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  • 1.
    Cassel-Lundhagen, Anna
    et al.
    Swedish University of Agricultural Sciences, Dept of Ecology, Uppsala, Sweden.
    Tammaru, Toomas
    Institute of Ecology, and Earth Sciences, University of Tartu, Tartu, Estonia.
    Windig, Jack
    Animal Breeding and Genomics Centre, Animal Sciences Group, Wageningen UR, Lelystad, Netherlands.
    Ryrholm, Nils
    University of Gävle, Department of Mathematics, Natural and Computer Sciences, Ämnesavdelningen för naturvetenskap.
    Nylin, Sören
    Department of Zoology, Stockholm University, Stockholm, Sweden.
    Are peripheral populations special? Congruent patterns in two butterfly species2009In: Ecography, ISSN 0906-7590, E-ISSN 1600-0587, Vol. 32, no 4, p. 591-600Article in journal (Refereed)
    Abstract [en]

    Populations at range margins may be genetically different from more central ones for a number of mutually non-exclusive reasons. Specific selection pressures may operate in environments that are more marginal for the species. Genetic drift may also have a strong effect in these populations if they are small, isolated and/or have experienced significant bottlenecks during the colonisation phase. The question if peripheral populations are special, and if yes then how and why, is of obvious relevance for speciation theory, as well as for conservation biology. To evaluate the uniqueness of populations at range margins and the influence of gene flow and selection, we performed a morphometric study of two grassland butterfly species: from Swedish populations that are peripheral and isolated from the main area of the species distributions and from populations in the Baltic states that are peripheral but connected to the main area of the species distributions. These samples were compared to those from central parts of the species distributions. The isolated populations in both species differed consistently from both peripheral and central populations in their wing size and shape. We interpret this as a result of selection caused by differences in population structure in these isolated locations, presumably favoring different dispersal propensity of these butterflies. Alternative explanations based on colonisation history, latitudinal effects, inbreeding or phenotypic plasticity appear less plausible. As a contrast, the much weaker and seemingly random amongregion differences in wing patterns are more likely to be ascribed to weaker selection pressures allowing genetic drift to be influential. In conclusion, both morphological data and results from neutral genetic markers in earlier studies of the same system provide congruent evidence of both adaptation and genetic drift in the isolated Swedish populations of both species.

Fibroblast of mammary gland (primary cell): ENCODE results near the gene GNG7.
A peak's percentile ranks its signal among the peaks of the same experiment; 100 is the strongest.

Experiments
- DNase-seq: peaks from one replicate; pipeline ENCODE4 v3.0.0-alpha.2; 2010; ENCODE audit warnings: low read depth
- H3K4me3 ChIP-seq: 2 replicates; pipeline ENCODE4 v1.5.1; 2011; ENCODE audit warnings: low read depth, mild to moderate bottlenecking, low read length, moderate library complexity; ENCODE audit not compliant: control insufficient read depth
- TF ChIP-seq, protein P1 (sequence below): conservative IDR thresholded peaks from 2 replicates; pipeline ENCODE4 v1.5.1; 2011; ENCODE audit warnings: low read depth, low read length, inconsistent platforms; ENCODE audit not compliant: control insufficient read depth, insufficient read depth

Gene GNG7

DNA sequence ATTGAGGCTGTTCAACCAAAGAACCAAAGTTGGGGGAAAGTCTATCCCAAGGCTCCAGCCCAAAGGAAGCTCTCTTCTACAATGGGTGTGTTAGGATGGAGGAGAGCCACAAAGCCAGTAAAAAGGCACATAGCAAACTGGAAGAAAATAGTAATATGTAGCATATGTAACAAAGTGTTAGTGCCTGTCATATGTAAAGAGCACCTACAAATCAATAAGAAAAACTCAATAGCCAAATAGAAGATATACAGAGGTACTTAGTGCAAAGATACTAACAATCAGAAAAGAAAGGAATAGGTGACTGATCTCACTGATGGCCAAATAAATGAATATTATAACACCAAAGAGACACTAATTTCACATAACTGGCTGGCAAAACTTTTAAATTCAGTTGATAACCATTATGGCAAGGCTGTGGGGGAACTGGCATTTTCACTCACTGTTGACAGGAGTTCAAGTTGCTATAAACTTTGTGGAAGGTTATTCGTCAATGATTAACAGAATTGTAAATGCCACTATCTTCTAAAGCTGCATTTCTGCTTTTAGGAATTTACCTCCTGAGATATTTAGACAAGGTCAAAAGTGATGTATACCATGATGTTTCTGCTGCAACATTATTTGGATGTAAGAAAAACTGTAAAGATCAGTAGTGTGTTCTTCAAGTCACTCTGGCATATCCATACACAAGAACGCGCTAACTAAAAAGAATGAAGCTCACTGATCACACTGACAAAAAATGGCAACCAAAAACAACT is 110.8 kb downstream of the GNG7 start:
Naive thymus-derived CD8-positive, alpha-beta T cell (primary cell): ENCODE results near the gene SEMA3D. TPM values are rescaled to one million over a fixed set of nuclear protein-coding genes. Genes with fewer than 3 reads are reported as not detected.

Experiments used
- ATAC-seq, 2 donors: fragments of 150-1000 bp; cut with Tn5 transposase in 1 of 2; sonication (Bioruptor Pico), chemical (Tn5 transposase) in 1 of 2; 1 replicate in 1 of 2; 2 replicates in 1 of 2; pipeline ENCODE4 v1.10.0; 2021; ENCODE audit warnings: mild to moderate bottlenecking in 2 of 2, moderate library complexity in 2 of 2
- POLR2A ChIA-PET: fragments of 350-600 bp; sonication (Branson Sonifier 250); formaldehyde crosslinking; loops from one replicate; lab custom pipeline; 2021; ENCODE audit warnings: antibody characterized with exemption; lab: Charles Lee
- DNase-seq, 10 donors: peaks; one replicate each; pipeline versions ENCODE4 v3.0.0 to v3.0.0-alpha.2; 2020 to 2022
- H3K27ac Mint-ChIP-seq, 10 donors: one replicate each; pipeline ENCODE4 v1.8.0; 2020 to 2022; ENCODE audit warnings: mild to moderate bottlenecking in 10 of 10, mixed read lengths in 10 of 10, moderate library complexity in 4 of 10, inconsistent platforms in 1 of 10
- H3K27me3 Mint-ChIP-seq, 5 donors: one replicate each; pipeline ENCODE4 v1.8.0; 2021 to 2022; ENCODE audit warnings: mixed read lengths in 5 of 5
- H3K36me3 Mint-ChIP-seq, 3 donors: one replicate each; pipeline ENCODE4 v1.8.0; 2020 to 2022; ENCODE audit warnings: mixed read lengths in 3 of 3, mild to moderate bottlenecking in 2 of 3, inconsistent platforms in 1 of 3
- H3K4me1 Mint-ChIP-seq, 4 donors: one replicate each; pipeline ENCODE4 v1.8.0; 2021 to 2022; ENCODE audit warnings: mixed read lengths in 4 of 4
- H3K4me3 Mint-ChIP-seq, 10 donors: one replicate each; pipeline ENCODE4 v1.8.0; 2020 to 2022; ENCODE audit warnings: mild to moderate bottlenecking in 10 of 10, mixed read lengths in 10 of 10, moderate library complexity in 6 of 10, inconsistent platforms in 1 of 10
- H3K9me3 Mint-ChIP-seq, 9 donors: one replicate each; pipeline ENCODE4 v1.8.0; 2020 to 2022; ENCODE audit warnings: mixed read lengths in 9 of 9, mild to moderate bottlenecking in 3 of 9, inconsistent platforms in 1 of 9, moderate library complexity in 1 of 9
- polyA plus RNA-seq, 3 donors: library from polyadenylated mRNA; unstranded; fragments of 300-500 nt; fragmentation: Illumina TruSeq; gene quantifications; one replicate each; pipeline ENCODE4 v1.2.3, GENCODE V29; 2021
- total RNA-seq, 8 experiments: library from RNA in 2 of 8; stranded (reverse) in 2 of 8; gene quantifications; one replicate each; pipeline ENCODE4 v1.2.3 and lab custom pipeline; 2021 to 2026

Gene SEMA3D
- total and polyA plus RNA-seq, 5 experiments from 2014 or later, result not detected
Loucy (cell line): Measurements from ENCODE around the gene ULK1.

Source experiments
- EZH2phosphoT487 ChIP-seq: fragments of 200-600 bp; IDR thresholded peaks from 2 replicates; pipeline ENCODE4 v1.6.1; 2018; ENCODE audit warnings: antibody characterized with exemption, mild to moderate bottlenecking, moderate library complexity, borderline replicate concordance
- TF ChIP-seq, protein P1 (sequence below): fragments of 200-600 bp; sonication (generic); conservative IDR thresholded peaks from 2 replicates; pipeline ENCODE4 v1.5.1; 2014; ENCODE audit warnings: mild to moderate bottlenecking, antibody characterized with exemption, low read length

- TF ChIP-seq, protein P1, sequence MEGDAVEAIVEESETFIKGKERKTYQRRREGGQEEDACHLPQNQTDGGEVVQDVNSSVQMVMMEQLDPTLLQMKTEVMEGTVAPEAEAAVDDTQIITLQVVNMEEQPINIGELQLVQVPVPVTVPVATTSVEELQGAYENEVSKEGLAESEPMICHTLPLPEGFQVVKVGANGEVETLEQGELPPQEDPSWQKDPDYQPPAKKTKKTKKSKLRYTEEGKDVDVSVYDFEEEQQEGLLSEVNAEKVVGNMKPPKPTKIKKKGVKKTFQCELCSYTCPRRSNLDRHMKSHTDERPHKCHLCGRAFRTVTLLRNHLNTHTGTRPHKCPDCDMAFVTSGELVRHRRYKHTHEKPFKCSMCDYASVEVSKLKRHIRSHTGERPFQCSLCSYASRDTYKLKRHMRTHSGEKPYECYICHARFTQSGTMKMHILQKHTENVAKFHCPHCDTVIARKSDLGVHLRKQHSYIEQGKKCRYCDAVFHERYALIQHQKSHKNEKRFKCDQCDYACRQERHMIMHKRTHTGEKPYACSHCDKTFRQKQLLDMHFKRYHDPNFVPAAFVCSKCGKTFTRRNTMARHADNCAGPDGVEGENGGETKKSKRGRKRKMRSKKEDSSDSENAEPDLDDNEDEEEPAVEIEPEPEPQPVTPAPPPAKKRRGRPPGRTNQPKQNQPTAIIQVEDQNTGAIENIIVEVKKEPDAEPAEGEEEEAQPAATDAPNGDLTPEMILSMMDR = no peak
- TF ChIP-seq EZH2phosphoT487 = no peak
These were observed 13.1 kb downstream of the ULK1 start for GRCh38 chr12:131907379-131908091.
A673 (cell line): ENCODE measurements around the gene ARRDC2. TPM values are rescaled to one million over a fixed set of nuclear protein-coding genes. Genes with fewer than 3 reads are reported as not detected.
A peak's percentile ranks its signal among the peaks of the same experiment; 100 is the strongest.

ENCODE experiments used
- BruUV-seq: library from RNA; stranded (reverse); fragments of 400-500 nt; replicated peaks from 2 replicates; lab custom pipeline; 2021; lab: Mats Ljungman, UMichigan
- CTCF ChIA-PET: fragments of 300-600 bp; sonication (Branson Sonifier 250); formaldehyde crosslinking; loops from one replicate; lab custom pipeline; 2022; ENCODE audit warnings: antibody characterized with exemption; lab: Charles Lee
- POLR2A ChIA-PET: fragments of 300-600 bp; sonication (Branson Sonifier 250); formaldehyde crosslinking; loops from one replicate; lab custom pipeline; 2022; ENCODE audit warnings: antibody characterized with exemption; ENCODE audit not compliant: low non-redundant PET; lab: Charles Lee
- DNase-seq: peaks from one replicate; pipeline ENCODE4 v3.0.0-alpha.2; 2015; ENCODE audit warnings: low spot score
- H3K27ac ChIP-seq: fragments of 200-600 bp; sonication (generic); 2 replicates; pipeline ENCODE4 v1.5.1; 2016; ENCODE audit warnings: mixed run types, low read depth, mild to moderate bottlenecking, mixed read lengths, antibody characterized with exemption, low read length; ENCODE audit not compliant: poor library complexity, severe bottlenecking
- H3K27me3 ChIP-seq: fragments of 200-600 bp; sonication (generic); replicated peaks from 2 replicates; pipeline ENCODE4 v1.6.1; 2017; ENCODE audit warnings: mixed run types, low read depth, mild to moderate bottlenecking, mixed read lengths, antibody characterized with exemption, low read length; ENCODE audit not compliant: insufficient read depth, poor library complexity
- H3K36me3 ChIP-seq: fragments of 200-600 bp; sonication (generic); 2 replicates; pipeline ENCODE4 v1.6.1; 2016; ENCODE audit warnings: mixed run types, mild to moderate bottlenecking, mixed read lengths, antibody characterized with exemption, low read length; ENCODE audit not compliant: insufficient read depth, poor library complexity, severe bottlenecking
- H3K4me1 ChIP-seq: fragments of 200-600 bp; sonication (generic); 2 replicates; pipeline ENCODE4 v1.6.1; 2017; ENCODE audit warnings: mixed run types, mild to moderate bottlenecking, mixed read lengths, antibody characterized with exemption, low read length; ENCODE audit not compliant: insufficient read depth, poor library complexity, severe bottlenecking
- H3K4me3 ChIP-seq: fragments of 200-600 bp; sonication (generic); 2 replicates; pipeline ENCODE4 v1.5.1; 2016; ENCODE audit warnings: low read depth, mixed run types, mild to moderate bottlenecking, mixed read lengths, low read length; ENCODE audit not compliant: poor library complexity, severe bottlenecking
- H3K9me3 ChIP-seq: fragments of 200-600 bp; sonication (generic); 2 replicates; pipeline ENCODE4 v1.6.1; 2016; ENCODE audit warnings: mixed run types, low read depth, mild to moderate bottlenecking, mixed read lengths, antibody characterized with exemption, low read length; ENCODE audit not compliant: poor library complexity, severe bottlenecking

• 2.
    Kolseth, Anna-Karin
    et al.
    Södertörns högskola, Institutionen för livsvetenskaper.
    Lönn, Mikael
    Södertörns högskola, Institutionen för livsvetenskaper.
    Genetic structure of Euphrasia stricta on the Baltic island of Gotland, Sweden2005In: Ecography, ISSN 0906-7590, E-ISSN 1600-0587, Vol. 28, no 4, p. 443-452Article in journal (Refereed)
    Abstract [en]